Recently Gaming has followed the rest of us onto the Internet
It is now a network experience
Who’s playing games?
Here are some stats that will bear out the significance of gaming on your target audience.
Computer and video game software sales grew six percent in 2006 to $7.4 billion – almost tripling industry software sales since 1996.
69 percent of American heads of households play computer and video games.
The average game player is 33 years old and has been playing games for 12 years.
The average age of the most frequent game buyer is 40 years old.
80 percent of gamer parents say they play video games with their kids. Sixty-six percent feel that playing games has brought their families closer together.
38 percent of all game players are women.
In 2005, 25 percent of Americans over the age of 50 played video games, an increase from nine percent in 1999.
44 percent of game players say they play games online one or more hours per week.
Source: Entertainment Software Association 2007
3. The Online revolution
These same people have taken this experience to the Net
They are sophisticated, unafraid and active
They have high expectations of the online experience both graphically and with content
They are not afraid to embrace new technology
Blogs and Social Networking
Communication is a key activity for these people online
Users are more mature than is generally thought
It started with weblogs (blogs) and has evolved into social networking
The most popular examples of this are:
Top 5 Social Networking Sites According to Hitwise, the US market share of Internet traffic to the top 20 social networking sites grew by 11.5 percent from January to February 2007, to account for 6.5 percent of all Internet traffic in February 2007. Bebo 1.18% BlackPlanet.com 0.88% Xanga 0.87% MySpace 80.74% Facebook 10.32%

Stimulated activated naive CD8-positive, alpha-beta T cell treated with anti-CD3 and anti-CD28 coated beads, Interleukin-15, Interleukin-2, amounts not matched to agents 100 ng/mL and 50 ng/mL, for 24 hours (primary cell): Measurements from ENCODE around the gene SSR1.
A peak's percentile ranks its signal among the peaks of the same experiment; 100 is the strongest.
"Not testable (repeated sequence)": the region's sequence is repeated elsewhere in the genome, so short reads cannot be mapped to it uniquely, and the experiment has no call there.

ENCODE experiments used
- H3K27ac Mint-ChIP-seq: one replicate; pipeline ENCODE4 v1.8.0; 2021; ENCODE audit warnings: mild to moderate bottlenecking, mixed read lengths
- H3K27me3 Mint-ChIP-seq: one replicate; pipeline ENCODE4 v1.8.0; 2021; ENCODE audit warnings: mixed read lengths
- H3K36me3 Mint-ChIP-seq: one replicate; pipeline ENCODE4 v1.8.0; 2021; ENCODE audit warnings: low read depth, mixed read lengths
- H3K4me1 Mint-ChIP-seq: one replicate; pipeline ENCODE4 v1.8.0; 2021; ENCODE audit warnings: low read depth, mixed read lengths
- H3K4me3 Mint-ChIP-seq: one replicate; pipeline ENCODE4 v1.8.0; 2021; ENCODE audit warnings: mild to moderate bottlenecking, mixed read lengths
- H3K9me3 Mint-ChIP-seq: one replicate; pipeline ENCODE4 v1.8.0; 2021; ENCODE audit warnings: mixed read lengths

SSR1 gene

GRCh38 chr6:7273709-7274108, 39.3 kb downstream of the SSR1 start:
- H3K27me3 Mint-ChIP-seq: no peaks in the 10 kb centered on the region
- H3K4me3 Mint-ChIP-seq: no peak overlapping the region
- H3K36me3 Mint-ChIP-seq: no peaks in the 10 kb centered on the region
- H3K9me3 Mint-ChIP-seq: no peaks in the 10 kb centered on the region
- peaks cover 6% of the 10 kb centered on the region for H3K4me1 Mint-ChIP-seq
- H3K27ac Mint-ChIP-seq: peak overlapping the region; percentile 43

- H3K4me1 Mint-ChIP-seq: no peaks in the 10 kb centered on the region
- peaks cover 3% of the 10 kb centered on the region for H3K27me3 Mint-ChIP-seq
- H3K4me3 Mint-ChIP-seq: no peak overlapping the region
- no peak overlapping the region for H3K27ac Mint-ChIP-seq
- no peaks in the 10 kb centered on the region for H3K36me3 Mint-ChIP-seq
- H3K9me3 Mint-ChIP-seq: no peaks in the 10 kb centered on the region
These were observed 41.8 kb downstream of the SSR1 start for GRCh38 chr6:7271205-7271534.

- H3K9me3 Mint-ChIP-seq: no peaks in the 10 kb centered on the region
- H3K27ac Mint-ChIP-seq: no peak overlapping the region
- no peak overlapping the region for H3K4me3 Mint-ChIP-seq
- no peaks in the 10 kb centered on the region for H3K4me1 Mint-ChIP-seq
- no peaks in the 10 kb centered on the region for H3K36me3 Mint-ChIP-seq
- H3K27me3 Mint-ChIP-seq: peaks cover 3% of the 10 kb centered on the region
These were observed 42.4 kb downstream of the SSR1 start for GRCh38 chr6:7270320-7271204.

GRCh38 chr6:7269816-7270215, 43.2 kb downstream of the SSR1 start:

1. Gizmodo with 7,116,865 hits per month 2. TMZ.com with 2,586,927 hits per month 3. engadget.com with 5,679,225 hits per month 4. LifeHacker with 3,242,212 hits per month 5. Huffington Post with 2,842,662 hits per month Source: eBizMBA 2007 The top 5 Blog sites
How do recruiters use technology to connect employers to candidates?
The traditional channel is print
Print will not go away. In fact, it will become more selective to draw the attention
of specific candidates
Production will have to be controlled using a combination of creative
and template-driven systems.
It must be linked to the Online space and initiatives and not treated separately
Job Boards and Websites
Australia has a broad range
of job boards to choose from
- Mainstream and selective industries
International access will increase
Asia, USA and Europe
Some Job Boards are taking a different approach
The next generation will support true multimedia They will incorporate audio, video and text Our candidates are already in training And posting on the new video-enabled job boards. And in the future, streaming live!
The Future - Now
Our audience is older and better versed in technology than we thought
They have access to an array of tools, the internet, mobile phones, Ipods
Offer candidates the rich, multimedia and networked solution they expect
Build systems that combine Job Boards, Print and websites that make sense
Use these technologies to differentiate from everyone else